Turnover-Induced Organizational Atrophy
or Death

by Roger Herman, Tom Olivo, and Joyce Gioia

When competent workers leave, it is with a sense of confidence that they can find a new, better job fairly quickly. Most have their next job arranged before they leave, thanks to a steady stream of recruiters knocking on their doors. Have you ever asked your top performers how many calls they get from recruiters? You might not want to; the answer may give you nightmares.

Positions vacated by the competent workers now have to be filled. Who will move into those chairs? You may promote from within; you may hire from outside. What are the chances of your replacing the departed employee with a worker with comparable competence? Let's extend "competence" to include experience, intellectual knowledge, and relationships with coworkers and customers. Let's face it: Whomever you place in the vacated position may not be as strong as the valued employee who left.

As highly competent employees leave, you are often forced to replace them with people of less competence. As the labor market tightens, finding and hiring high-level replacements will become increasingly difficult, if not impossible. Result: Your aggregate workforce gradually becomes less competent. Translate that fact into productivity, profitability, and corporate sustainability.

Over a period of time, an organization may atrophy to the extent that its functionality becomes severely diminished. Mistakes are made often. Customers are not served as they should be. Research and development becomes stale. Sales volume drops, taking cash flow along with it. Morale slides downhill. Before long, the company goes out of business. How fast this process occurs varies from one organization to another. Usually smaller companies go under first, since they don't have the capital or momentum to support them. Larger organizations continue to exist for a longer period, though many people - inside and outside - know the company is doomed . . . often before senior leaders get the message.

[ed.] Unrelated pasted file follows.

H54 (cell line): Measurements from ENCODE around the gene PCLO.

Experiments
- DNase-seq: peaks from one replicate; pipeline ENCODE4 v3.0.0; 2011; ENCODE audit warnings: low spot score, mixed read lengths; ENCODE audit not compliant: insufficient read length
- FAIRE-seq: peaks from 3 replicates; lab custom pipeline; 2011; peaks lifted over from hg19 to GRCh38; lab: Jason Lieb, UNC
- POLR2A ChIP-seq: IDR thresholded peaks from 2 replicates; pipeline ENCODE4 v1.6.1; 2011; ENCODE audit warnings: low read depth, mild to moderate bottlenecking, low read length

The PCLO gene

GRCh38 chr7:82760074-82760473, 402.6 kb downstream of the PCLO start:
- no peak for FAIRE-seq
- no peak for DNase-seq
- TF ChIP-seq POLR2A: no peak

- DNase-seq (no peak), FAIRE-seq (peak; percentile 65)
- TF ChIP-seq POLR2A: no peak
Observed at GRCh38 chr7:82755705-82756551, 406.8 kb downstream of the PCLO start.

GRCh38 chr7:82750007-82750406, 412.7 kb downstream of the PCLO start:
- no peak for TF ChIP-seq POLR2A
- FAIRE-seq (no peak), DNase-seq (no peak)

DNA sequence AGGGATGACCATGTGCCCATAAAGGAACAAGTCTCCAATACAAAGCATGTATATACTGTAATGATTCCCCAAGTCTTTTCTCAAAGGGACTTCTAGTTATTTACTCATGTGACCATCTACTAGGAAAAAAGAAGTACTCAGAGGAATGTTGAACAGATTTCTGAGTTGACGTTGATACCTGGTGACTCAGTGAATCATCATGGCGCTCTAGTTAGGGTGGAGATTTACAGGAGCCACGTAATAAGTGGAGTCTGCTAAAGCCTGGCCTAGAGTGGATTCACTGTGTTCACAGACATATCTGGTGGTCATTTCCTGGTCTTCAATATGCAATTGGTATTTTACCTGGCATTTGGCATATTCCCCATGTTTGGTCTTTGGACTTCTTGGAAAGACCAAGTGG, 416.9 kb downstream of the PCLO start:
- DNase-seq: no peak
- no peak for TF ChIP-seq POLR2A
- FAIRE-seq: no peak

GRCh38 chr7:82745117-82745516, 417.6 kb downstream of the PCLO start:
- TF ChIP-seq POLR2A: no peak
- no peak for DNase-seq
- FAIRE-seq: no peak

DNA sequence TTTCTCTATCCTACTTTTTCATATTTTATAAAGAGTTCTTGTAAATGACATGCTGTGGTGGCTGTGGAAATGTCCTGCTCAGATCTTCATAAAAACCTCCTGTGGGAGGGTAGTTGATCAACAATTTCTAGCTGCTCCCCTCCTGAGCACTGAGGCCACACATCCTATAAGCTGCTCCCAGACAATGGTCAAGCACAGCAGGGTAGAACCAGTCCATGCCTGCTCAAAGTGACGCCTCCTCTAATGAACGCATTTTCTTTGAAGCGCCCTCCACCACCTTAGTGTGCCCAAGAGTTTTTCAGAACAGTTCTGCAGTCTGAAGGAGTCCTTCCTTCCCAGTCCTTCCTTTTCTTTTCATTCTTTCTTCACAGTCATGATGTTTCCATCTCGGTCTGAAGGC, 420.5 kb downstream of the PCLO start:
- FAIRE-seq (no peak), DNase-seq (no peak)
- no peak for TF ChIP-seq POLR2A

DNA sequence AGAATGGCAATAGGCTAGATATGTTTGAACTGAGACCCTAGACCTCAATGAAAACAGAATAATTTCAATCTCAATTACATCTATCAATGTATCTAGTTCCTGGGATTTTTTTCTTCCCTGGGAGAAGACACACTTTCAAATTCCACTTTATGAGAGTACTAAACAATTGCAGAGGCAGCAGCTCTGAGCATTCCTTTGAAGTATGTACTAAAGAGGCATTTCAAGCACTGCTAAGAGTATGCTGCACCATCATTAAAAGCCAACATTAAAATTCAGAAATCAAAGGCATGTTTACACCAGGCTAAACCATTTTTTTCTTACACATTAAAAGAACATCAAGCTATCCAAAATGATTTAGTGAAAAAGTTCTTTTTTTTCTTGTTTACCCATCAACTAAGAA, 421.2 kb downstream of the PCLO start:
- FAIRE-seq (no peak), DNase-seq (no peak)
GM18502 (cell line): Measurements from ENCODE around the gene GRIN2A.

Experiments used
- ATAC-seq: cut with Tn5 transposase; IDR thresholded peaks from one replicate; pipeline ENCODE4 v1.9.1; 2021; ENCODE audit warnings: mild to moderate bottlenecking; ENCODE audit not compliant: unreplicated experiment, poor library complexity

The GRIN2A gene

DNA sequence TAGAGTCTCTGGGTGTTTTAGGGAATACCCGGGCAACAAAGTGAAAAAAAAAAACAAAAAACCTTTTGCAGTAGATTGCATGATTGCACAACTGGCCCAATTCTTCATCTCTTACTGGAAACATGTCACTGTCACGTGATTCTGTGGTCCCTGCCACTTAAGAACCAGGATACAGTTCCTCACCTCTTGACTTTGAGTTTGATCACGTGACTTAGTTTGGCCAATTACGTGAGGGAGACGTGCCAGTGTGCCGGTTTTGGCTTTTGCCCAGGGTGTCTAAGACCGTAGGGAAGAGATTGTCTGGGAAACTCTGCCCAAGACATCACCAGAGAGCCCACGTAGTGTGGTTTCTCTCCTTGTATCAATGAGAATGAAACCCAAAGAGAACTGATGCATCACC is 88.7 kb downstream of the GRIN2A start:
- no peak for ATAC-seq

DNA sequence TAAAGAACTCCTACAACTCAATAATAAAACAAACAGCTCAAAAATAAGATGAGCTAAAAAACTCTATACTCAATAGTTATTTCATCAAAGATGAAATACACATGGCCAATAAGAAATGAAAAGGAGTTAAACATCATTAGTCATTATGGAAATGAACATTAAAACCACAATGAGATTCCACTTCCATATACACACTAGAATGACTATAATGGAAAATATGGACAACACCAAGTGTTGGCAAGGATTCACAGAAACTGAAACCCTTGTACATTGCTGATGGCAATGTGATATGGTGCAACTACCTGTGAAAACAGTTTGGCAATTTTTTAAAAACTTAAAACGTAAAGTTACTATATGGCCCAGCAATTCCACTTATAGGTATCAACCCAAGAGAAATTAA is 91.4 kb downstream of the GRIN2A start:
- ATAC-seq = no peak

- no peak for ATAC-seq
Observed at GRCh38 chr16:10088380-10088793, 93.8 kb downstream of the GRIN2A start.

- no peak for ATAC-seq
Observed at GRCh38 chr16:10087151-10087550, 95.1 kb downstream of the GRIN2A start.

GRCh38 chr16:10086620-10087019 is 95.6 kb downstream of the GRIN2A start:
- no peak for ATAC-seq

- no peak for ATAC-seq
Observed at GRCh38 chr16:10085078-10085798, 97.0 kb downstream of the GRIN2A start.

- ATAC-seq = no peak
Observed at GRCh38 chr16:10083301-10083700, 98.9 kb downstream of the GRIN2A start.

Death by turnover comes slower, often preceded by a coma. If you reflect for a moment, you will be able to come up with a list of several organizations you deal with right now that seem to be in a coma. When voicemails are not returned, sales calls aren't made, deliveries are late, manufacturing is plagued by rework, and employees exhibit a lackadaisical attitude, you have a coma condition.

Corporate Homicide . . . or Suicide

If uncontrolled turnover is killing your company, is this homicide or suicide? Well, maybe it depends on how much you are controlling the situation.

If the economy is hot and there are plenty of jobs available, the employment market will pull people from your organization. Even if the market is not hot, there may still be a strong demand for certain types of employees who work for you. If you are not doing enough of the right things to hold your good people, you may be an accessory to the talent theft.

When the economy is not hot and there is minimal churning in the employment market, some employers tend to treat their employees with less care. Do so, and you may abet warm-chair attrition - workers leave psychologically, but continue showing up for work physically. This condition can be considerably more expensive than if workers leave physically - empty-chair attrition.

If you treat people badly and ignore the need to consciously retain your valued people, you may be guilty of staffing suicide. You are causing your own problems, regardless of the external environment.

Is corporate resuscitation possible? In many cases it is . . . if the leader is dedicated, focused, and vigorous. This is a leadership issue, not a human resources issue.

Excerpted from Impending Crisis: Too Many Jobs, Too Few People by Roger Herman, Tom Olivo, and Joyce Gioia (Oakhill Press, 2003).


Roger E. Herman and Joyce L. Gioia-Herman are Strategic Business Futurists concentrating on workforce and workplace issues. They are authors of a number of books in the field and are sought-after speakers on trends and employee retention. Information about them and their work is available at www.herman.net. Contact the authors through roger@herman.net .

Many more articles in Motivation and Retention in The CEO Refresher Archives

   


Copyright 2004 by Roger E. Herman and Joyce L. Gioia-Herman. All rights reserved.

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